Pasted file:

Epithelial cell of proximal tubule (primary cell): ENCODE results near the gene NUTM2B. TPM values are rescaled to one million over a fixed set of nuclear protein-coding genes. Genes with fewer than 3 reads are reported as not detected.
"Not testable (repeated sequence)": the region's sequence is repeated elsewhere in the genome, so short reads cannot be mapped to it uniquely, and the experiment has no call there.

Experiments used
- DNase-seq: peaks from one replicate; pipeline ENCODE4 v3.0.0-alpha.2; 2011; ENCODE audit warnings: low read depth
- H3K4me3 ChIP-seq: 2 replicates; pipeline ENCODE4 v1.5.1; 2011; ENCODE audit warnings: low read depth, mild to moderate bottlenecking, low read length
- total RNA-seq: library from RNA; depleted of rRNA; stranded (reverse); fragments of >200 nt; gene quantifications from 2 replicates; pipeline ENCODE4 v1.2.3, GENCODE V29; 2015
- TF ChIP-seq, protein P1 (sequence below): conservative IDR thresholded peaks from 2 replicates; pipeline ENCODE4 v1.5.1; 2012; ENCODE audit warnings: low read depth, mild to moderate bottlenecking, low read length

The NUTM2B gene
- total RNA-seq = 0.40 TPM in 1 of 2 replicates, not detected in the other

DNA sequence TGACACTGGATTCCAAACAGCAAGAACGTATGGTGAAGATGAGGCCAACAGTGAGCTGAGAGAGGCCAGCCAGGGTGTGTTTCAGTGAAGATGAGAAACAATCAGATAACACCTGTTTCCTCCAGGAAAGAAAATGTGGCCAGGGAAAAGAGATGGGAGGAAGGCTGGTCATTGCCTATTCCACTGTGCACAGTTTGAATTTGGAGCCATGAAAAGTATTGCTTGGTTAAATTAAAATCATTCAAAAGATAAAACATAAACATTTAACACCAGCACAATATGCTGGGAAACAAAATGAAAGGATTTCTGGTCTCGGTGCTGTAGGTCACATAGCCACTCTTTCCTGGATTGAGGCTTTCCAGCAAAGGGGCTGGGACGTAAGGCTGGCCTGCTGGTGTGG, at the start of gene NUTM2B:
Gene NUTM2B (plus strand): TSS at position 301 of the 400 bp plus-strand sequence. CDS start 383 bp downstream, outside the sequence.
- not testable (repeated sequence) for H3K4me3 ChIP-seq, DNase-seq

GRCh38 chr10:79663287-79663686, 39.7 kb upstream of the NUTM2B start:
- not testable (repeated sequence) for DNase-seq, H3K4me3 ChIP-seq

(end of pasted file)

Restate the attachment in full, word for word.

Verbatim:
Epithelial cell of proximal tubule (primary cell): ENCODE results near the gene NUTM2B. TPM values are rescaled to one million over a fixed set of nuclear protein-coding genes. Genes with fewer than 3 reads are reported as not detected.
"Not testable (repeated sequence)": the region's sequence is repeated elsewhere in the genome, so short reads cannot be mapped to it uniquely, and the experiment has no call there.

Experiments used
- DNase-seq: peaks from one replicate; pipeline ENCODE4 v3.0.0-alpha.2; 2011; ENCODE audit warnings: low read depth
- H3K4me3 ChIP-seq: 2 replicates; pipeline ENCODE4 v1.5.1; 2011; ENCODE audit warnings: low read depth, mild to moderate bottlenecking, low read length
- total RNA-seq: library from RNA; depleted of rRNA; stranded (reverse); fragments of >200 nt; gene quantifications from 2 replicates; pipeline ENCODE4 v1.2.3, GENCODE V29; 2015
- TF ChIP-seq, protein P1 (sequence below): conservative IDR thresholded peaks from 2 replicates; pipeline ENCODE4 v1.5.1; 2012; ENCODE audit warnings: low read depth, mild to moderate bottlenecking, low read length

The NUTM2B gene
- total RNA-seq = 0.40 TPM in 1 of 2 replicates, not detected in the other

DNA sequence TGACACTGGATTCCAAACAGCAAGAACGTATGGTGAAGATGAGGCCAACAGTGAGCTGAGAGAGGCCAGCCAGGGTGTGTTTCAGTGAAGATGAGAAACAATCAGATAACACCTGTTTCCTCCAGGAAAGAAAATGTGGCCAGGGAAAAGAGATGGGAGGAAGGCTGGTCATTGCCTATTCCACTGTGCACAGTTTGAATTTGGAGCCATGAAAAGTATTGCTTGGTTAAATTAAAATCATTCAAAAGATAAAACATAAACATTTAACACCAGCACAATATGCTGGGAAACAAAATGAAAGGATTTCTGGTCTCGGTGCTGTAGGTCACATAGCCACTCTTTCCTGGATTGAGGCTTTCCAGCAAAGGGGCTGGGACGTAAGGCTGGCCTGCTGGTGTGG, at the start of gene NUTM2B:
Gene NUTM2B (plus strand): TSS at position 301 of the 400 bp plus-strand sequence. CDS start 383 bp downstream, outside the sequence.
- not testable (repeated sequence) for H3K4me3 ChIP-seq, DNase-seq

GRCh38 chr10:79663287-79663686, 39.7 kb upstream of the NUTM2B start:
- not testable (repeated sequence) for DNase-seq, H3K4me3 ChIP-seq